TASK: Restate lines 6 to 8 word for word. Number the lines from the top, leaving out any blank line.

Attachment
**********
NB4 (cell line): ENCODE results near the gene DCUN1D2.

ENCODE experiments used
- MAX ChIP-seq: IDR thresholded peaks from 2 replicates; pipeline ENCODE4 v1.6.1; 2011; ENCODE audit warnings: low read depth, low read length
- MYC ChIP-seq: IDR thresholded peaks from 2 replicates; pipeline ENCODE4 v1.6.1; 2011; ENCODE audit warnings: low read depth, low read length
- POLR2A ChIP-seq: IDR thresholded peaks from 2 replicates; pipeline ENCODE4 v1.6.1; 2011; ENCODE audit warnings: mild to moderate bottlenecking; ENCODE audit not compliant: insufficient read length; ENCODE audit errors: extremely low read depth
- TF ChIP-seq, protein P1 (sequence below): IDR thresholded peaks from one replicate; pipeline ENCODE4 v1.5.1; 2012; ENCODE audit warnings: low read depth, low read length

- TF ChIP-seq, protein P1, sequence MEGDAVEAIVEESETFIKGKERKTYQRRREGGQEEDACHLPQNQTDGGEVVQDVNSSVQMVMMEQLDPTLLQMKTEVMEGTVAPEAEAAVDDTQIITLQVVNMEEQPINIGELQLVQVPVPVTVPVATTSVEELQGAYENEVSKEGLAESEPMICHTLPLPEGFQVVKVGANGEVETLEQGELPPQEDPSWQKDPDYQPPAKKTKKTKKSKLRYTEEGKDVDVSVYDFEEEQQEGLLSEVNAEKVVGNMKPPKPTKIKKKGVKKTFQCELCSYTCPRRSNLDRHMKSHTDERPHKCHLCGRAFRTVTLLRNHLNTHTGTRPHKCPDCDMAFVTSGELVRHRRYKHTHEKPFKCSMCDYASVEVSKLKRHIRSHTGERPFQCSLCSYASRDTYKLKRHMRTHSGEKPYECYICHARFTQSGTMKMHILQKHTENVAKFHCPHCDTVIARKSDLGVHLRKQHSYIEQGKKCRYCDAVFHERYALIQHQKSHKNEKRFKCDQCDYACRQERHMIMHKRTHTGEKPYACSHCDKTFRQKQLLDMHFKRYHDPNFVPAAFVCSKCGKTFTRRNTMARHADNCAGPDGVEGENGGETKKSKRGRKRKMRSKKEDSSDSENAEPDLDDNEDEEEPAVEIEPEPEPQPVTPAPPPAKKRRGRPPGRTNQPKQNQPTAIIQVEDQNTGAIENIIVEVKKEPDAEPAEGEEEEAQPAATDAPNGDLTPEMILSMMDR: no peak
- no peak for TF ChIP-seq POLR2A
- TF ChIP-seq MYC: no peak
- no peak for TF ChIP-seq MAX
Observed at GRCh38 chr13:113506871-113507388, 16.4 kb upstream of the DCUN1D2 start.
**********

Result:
- TF ChIP-seq, protein P1 (sequence below): IDR thresholded peaks from one replicate; pipeline ENCODE4 v1.5.1; 2012; ENCODE audit warnings: low read depth, low read length

- TF ChIP-seq, protein P1, sequence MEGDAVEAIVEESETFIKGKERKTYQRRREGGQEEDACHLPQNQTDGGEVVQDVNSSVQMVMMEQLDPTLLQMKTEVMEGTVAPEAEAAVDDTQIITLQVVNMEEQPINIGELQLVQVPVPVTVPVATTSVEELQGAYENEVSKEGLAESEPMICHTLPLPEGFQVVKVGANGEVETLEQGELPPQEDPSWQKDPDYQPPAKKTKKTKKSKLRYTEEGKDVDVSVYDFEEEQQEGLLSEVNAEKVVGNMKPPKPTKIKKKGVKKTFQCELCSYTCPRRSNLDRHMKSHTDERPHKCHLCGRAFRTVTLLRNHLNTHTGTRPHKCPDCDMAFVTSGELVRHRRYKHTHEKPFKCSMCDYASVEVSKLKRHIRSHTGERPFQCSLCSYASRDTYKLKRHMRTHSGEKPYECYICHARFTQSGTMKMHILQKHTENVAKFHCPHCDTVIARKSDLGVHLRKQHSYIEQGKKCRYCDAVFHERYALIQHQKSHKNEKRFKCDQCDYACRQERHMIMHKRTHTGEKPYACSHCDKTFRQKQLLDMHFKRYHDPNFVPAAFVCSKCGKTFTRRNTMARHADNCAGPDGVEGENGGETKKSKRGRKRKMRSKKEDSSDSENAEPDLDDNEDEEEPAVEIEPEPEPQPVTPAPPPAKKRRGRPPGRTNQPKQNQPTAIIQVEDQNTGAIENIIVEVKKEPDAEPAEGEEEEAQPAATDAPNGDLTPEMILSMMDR: no peak
- no peak for TF ChIP-seq POLR2A